Author’s notes: I am very grateful to Nick Vaughan-Williams and the two anonymous referees for constructive feedback and encouragement. I thank all those who commented on earlier versions of this paper as presented at the departments of Politics and International Studies, University of Warwick, and International Relations, University of Sussex, as well as the 2011 British International Studies Association conference and the “Reconceptualising Gender: Transnational Perspectives” international network, Birzeit University, Palestine, funded by the British Academy. This article emerged from my research as part of the projects, “Women and Gender in the Political Transition in Iraq” and “Women and the Arab-Israeli Conflict,” both funded by the British Academy.
Reconceptualizing Gender, Reinscribing Racial–Sexual Boundaries in International Security: The Case of UN Security Council Resolution 1325 on “Women, Peace and Security”1
Article first published online: 19 FEB 2013
© 2013 International Studies Association
International Studies Quarterly
Volume 57, Issue 4, pages 772–783, December 2013
How to Cite
Pratt, N. (2013), Reconceptualizing Gender, Reinscribing Racial–Sexual Boundaries in International Security: The Case of UN Security Council Resolution 1325 on “Women, Peace and Security”. International Studies Quarterly, 57: 772–783. doi: 10.1111/isqu.12032
- Issue published online: 12 DEC 2013
- Article first published online: 19 FEB 2013
- British Academy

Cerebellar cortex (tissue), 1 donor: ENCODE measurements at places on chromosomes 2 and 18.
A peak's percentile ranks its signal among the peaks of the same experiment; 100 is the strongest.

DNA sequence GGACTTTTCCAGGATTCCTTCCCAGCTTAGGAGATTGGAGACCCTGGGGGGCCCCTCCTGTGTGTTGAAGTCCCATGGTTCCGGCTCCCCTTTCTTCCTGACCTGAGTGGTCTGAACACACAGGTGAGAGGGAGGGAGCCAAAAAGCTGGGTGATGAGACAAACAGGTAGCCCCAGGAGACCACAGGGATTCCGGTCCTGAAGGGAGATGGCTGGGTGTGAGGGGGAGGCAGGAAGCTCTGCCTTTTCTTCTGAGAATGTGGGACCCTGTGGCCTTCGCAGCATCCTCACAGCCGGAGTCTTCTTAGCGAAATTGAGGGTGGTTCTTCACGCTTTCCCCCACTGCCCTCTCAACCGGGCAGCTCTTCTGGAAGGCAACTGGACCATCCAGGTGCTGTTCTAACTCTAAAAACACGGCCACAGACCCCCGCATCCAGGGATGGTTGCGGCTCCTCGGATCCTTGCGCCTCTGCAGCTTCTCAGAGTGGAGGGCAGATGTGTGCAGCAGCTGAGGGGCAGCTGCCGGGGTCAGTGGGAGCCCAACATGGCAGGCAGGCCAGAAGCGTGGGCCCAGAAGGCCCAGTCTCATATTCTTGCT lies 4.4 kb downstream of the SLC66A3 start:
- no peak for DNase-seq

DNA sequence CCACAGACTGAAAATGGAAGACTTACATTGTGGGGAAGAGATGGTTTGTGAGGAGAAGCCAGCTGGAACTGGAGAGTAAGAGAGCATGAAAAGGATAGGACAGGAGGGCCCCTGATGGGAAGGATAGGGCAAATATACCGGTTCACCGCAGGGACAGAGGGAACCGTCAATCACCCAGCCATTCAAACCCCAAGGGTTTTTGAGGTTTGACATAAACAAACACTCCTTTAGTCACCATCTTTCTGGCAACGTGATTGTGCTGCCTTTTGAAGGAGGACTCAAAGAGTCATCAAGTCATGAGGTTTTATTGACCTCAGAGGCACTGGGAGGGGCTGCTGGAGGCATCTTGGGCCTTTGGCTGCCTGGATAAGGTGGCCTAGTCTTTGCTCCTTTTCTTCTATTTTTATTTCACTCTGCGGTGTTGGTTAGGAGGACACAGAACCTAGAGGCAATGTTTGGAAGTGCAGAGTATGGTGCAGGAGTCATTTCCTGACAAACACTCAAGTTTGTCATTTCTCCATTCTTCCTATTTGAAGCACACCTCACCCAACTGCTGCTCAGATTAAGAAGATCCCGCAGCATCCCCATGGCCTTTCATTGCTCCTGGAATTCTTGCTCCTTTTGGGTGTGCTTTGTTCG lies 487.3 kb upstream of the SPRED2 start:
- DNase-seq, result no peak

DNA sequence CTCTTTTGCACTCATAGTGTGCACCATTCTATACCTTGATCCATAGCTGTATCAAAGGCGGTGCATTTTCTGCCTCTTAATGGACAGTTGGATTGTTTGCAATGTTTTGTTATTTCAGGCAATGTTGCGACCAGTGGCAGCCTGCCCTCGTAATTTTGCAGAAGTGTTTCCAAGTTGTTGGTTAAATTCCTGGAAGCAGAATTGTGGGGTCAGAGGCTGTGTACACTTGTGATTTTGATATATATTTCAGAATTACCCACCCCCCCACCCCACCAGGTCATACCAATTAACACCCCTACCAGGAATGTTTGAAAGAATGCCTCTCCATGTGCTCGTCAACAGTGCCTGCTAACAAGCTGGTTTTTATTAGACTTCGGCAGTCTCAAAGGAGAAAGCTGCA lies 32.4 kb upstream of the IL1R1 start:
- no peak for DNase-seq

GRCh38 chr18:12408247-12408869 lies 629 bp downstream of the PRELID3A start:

The gendered boundaries of international security, historically identified by feminist scholarship, are being broken down since the passage of UN Security Council Resolution 1325, which calls on member states to mainstream a gender perspective into matters of conflict and peacebuilding. However, we should not read this as a positive step toward the transformation of the lives of women (and men) in conflict zones. Reading 1325 and subsequent resolutions through a postcolonial feminist lens reveals that this reconceptualization of gender occurs through a reinscription of racial–sexual boundaries, evocative of the political economy of imperialism. An examination of the discourses and practices of the “war on terror” exposes a similar configuration of gender, race, and sexuality. I argue that 1325 works in tandem with dominant security practices and discourses in the post-9/11 moment, normalizing the violence of counterterrorism and counterinsurgency measures. Understanding the significance of race and sexuality in the conceptualization of gender has implications for transnational feminist praxis and its ability to construct a counter-hegemonic project to transform the dominant structures of power that give rise to war, conflict, insecurity, and injustice.